52

(Wachoviak 1985:85)

``Waiting the day'', linoleum print, Don Uhlin.


53 PST210-G/1

The term ``shape'' refers to the general outline of something. Shape has a surface, is flat, and has
length and breadth. Shapes can be organic or inorganic, geometric, descriptive or
nondescriptive. Shapes have no varying contours to suggest volume, only an outline, like a flat
shadow. Therefore shape is two-dimensional and can be categorised as geometric or natural.

Natural shapes are usually found in nature, such as rocks, trees, clouds and so forth. Nature
is by far the richest source of inspiration for studying natural shapes, though natural forms
such as those found in tree branches, leaves, seashells, eggs, nuts, petals, berries and
feathers are usually much more varied and subtle than those based on measured or
mathematical formulas. Geometric shapes include squares, rectangles, circles and triangles.
These are artistically depicted in drawings of doors, windows, facades, roofs and sidewalks.
Geometric shapes can also be found in nature, for instance a honeycomb.

Mass is the three-dimensional equivalent of shape. The cube, pyramid and sphere are the
geometric equivalents of the square, triangle and circle. Mass refers to the volume or bulk of
objects in a work of art, and space to the areas that surround the mass. The aesthetic effect of
mass is more readily appreciated in architecture and sculpture.

The figure is then usually identified as the positive shape and the empty areas surrounding
it as the negative shape, even though this space may include ground, water, and sky. In
most instances where the positive space is varied, the negative spaces are also varied and
very interesting, thereby enhancing and contributing to the composition.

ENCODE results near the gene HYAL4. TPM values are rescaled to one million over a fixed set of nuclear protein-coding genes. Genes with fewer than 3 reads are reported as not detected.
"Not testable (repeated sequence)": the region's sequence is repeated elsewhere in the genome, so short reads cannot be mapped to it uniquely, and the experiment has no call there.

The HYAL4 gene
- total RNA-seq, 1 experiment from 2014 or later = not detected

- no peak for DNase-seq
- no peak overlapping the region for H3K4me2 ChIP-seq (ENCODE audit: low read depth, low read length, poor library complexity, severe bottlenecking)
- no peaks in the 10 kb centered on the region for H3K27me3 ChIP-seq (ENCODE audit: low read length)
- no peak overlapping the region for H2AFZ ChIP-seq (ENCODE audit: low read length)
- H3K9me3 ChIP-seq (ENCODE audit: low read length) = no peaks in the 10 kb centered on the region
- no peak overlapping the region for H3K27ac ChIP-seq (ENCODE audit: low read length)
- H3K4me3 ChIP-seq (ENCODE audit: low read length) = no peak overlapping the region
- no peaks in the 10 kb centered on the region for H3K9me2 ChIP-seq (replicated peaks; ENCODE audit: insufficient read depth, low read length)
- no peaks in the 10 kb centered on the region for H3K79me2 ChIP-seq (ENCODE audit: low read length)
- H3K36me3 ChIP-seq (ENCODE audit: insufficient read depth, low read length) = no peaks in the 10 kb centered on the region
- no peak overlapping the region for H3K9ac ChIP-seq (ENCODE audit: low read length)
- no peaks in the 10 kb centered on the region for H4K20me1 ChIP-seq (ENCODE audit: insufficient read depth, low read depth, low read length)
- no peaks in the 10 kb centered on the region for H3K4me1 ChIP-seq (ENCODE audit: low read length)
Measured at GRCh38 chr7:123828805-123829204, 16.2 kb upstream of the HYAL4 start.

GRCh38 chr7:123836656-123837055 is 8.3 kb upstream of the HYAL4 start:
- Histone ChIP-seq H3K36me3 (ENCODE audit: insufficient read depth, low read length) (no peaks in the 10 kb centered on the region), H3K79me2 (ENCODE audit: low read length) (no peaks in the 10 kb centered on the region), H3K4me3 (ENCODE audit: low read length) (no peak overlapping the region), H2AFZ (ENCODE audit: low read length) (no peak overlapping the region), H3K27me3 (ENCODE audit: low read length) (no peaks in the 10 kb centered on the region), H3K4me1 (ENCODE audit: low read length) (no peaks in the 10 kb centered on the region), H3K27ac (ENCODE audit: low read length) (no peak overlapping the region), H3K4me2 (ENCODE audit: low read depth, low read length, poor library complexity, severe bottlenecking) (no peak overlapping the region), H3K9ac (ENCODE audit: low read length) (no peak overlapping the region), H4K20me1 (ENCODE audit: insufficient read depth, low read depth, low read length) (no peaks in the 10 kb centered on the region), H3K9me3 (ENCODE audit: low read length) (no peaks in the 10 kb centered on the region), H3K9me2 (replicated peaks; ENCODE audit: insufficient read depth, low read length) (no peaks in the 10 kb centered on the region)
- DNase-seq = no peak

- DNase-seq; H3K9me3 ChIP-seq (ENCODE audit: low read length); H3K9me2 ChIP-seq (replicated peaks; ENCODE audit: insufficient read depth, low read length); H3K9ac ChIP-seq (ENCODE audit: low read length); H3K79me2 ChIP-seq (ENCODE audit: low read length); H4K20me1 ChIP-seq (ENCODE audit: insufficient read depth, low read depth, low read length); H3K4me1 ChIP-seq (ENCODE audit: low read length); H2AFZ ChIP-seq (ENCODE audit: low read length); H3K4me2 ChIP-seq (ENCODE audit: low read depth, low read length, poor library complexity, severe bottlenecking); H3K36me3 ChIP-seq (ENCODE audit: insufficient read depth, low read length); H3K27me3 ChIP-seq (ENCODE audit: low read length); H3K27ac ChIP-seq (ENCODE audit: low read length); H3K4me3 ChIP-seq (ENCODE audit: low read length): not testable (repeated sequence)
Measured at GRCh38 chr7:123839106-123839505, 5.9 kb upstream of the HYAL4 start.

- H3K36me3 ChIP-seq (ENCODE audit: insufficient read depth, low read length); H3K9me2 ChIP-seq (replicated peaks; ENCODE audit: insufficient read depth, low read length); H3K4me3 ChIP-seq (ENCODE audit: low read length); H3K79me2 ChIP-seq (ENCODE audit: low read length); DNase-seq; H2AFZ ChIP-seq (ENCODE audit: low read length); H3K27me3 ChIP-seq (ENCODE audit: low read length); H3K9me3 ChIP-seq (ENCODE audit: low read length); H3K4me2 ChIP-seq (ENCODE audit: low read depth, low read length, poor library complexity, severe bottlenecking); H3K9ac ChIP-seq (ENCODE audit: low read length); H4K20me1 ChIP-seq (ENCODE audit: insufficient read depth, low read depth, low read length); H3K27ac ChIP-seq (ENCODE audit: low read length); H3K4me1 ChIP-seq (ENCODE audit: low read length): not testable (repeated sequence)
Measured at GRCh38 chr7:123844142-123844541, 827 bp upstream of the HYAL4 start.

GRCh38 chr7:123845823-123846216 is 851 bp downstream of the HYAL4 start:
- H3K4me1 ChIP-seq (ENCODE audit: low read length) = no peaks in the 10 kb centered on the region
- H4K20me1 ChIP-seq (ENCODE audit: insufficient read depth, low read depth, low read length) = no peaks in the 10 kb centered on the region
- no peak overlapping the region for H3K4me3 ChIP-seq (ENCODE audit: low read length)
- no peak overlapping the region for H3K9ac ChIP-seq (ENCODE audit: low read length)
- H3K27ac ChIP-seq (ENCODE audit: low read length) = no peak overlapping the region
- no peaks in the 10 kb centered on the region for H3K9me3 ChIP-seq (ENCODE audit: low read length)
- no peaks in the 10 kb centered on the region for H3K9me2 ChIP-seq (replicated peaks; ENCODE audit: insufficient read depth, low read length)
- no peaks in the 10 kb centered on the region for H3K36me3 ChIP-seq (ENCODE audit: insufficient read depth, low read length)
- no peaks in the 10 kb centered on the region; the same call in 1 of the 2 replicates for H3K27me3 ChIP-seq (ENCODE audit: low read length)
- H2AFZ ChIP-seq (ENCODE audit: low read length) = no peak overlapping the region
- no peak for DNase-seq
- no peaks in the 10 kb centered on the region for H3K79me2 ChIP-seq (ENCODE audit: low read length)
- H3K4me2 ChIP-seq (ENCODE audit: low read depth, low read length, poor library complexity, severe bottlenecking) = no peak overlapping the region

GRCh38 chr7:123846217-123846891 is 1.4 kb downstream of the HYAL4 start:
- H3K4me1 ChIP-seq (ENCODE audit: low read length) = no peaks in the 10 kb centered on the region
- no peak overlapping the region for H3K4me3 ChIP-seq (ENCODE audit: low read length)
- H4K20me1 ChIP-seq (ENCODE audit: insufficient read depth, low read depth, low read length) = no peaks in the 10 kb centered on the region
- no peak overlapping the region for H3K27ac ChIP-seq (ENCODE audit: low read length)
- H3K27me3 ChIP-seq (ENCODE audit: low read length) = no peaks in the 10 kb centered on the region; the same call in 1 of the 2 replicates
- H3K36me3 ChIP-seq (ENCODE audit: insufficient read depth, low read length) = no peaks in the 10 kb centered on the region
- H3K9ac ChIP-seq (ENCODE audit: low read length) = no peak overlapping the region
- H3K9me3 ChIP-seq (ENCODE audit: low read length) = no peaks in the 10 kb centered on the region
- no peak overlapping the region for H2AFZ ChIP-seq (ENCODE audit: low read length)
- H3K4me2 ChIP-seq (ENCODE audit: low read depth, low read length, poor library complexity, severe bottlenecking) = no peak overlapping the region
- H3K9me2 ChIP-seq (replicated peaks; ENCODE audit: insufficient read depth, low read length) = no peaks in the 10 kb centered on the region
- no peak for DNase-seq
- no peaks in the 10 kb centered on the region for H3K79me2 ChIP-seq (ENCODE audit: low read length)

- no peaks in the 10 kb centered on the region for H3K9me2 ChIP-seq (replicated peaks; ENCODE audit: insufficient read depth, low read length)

5.2.3 Space
Space is an element in pictorial as well as actual space. Actual space is two-dimensional, as
in drawings, paintings, and prints, and is produced on flat surfaces. Three-dimensional space
is the most important element used by architects in their designs, and can be seen in
buildings, sculptures and compositions.

For the sculptor, the use of space as it interacts with the shape, creating relationships between
positive and negative, enhances his or her experience of the work of sculpture piece.

The illusion of space or depth can be created on a two-dimensional surface by making use of
the following:

. Placement of objects, in that one ``reads'' that objects higher on the plane are further
away than objects placed lower on the plane.
. The impression of nearness and farness can also be created by overlapping.
. Atmospheric or aerial perspective is a method whereby colour is used to simulate
the effect of the atmosphere in that the further away the objects are, the more subdued
their colours and the more hazy their outlines become.
. Linear perspective is a method used to create the illusion of depth by determining the
relative size of objects according to the distance from the viewer, in that shapes appear to
be smaller the further away they are.
Artists may make use of single-, two- or multiple-point perspective in order to create the
illusion of depth.
. A sense of roundness and volume can also be created by making use of chiaroscuro
(``When the artist uses variations of tone and sharp contrasts to indicate a light source in
images'' (Botha-Ebbers 1993:78)) and foreshortening (``Foreshortening occurs when
the subject matter is seen in a foreshortened position, that is, its length points directly
towards the viewer and it therefore appears much shorter than it actually is'' (Botha-
Ebbers 1993:61)).
54

Activity

Build a free-standing structure using any regular forms such as


rectangular boxes. Note that balance must be maintained and open and
closed spaces created.

5.2.4 Texture
Example
(Wachoviak 1985:12)

Texture is the degree of roughness or smoothness of the surface. Every surface has texture,
and we derive sensual pleasure from texture. Textures are exemplified by different surfaces